A child’s socioeconomic background is an important determinant of their chances of future life success. The performance gap between advantaged and disadvantaged children develops at an early age and widens throughout pupils’ lives. Research is therefore needed to better understand the barriers and gateways to social mobility to inform public policy targeted at disadvantaged children and young people.

Currently, there are a number of data gaps within the existing evidence base that have prevented research from being conducted into the interaction between characteristics, such as religion and family background, and educational attainment. Where data are available for important characteristics, often sample sizes prevent the ability of researchers to produce robust estimates for the smallest groups within our society, meaning that these groups are not routinely reflected in the statistics produced.

By bringing together information relating to the personal characteristics of children and their family members with their educational attainment, this dataset is uniquely placed to provide insight to better understand the effect of factors such as personal and familial characteristics, and geography on educational outcomes, increasing our understanding of the nuanced interactions between factors that lead to disadvantage throughout the life course. Early research to demonstrate the potential of administrative data to provide information on educational qualification, collected by the census since 1961 was published in October 2019.

The feasibility analysis of this Proof of Concept (PoC) dataset was carried out in collaboration with the Centre for Equalities and Inclusion. The aim of this analysis was to assess whether this new linked dataset added value to the existing evidence base surrounding the educational outcomes of children. To ensure this analysis reflected the requirements of researchers across the field, our analysis was steered by a working group of representatives from across government, academia and third sector organisations. We are grateful to the working group for their input over the course of the analysis.

Because of the limitations of the PoC dataset, the numbers provided in this section are solely illustrative and should only be used to provide researchers intending to conduct analysis on future iterations of the dataset with an estimate of the size of their populations of interest. The results in this section should not be used to make assumptions about the interaction between a child’s personal or familial characteristics and their associated educational attainment.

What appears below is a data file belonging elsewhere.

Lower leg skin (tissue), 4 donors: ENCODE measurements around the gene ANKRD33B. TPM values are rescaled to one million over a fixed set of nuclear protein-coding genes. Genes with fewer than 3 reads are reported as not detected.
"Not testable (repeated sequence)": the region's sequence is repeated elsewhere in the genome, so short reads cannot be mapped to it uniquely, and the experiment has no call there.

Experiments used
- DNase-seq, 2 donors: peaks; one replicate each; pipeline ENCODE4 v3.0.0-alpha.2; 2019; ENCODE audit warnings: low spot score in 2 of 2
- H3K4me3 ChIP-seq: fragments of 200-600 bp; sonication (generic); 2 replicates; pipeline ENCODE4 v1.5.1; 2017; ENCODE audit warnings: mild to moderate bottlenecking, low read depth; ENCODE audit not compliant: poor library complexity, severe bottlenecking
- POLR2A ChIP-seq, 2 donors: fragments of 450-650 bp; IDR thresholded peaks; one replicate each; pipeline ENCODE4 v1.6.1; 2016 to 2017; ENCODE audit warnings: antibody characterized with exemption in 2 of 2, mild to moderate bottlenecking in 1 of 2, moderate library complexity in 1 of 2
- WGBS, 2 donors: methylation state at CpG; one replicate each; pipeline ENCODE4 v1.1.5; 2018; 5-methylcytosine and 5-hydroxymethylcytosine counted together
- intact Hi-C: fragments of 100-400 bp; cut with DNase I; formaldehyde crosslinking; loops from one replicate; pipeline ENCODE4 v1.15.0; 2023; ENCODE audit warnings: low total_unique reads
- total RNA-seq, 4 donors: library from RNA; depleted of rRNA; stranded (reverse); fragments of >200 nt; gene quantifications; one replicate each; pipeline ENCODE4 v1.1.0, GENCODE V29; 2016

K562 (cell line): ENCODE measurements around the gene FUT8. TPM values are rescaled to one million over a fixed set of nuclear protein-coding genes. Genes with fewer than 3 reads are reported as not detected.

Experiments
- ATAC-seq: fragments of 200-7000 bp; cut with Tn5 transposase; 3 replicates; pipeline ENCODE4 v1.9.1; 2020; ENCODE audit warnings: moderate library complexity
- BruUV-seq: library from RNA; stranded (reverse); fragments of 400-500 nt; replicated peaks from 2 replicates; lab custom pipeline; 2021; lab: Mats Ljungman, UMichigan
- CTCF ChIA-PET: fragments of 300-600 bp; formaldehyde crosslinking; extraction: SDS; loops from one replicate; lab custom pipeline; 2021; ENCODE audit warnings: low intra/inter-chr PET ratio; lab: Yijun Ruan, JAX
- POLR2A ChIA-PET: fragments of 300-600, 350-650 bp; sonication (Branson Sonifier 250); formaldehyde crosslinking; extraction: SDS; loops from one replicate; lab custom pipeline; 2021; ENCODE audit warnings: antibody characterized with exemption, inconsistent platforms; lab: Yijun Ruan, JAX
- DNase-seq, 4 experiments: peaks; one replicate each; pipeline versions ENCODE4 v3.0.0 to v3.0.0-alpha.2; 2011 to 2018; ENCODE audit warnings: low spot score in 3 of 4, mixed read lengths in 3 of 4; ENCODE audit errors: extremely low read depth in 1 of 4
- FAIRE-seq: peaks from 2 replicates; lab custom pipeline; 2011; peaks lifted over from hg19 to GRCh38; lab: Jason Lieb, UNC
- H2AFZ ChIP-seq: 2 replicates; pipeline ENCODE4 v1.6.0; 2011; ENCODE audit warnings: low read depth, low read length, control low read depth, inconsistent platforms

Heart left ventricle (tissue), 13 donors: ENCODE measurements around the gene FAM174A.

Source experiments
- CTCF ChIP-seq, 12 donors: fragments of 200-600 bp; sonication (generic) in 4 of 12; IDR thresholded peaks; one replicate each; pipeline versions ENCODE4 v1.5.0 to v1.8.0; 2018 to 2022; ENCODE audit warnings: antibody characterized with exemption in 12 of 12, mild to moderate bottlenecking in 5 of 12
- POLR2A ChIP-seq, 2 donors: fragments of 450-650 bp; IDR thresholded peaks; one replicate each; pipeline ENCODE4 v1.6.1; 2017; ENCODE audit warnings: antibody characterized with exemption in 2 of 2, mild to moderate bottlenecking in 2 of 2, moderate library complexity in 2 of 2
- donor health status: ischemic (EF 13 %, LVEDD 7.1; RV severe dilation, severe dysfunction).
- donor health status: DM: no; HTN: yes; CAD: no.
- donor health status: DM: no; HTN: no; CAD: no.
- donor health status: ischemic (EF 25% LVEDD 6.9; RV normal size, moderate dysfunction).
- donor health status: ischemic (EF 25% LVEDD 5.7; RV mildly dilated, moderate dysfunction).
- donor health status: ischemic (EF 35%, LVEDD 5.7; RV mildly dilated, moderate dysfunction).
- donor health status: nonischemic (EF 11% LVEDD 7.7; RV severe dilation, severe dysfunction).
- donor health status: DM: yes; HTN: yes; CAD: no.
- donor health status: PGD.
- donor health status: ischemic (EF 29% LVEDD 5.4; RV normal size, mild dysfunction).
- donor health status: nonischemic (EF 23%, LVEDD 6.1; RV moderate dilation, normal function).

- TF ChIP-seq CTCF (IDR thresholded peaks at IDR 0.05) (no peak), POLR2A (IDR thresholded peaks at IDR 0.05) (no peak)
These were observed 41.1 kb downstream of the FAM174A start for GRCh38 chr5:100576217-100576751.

It is important to note that the characteristics of household members are as reported in Census 2011, while educational attainment information is taken from a longitudinal source and could have been attained in any of the academic years between 2010/11 and 2014/15. It is also possible that the characteristics recorded for children were assigned to them by a parent or other household member, rather than by the child self-identifying.

Throughout this section, numbers have been rounded to the nearest multiple of 10 as per the Secure Research Service’s (SRS’s) standard rules on Statistical Disclosure Control (SDC) to ensure information is not identifiable.

Measuring educational attainment

For this analysis, educational attainment was measured using the levels defined in Table 1.

Initially the scope of the feasibility analysis included level of attainment by Key stage 4 (KS4), Key stage 5 (KS5), and a measure of progress between KS4 and KS5. However, as the attainment variables used are cumulative and do not have an associated key stage indicator, while it would have been possible to use age as a proxy for key stage, it would not have been possible to differentiate between when a qualification of the same level was attained. For example, if a child attained a “Level 3” qualification in KS4, there would be no way to identify whether this same child had attained another “Level 3” qualification in KS5.

In addition, the PoC also does not include attainment for all respondents at KS5, as some children will have completed their education in an educational setting that is not captured in the PoC, for example an independent school or a school outside of England, or may not have gone on to complete KS5.

Given the cumulative nature of the attainment data, it was not possible to tell whether a child had dropped out of the dataset, potentially having achieved higher level qualifications elsewhere, or just had not attained any higher-level qualifications at KS5. For these reasons, the analysis instead covers highest educational attainment within the period the individual is captured within the dataset.

Personal characteristics and educational attainment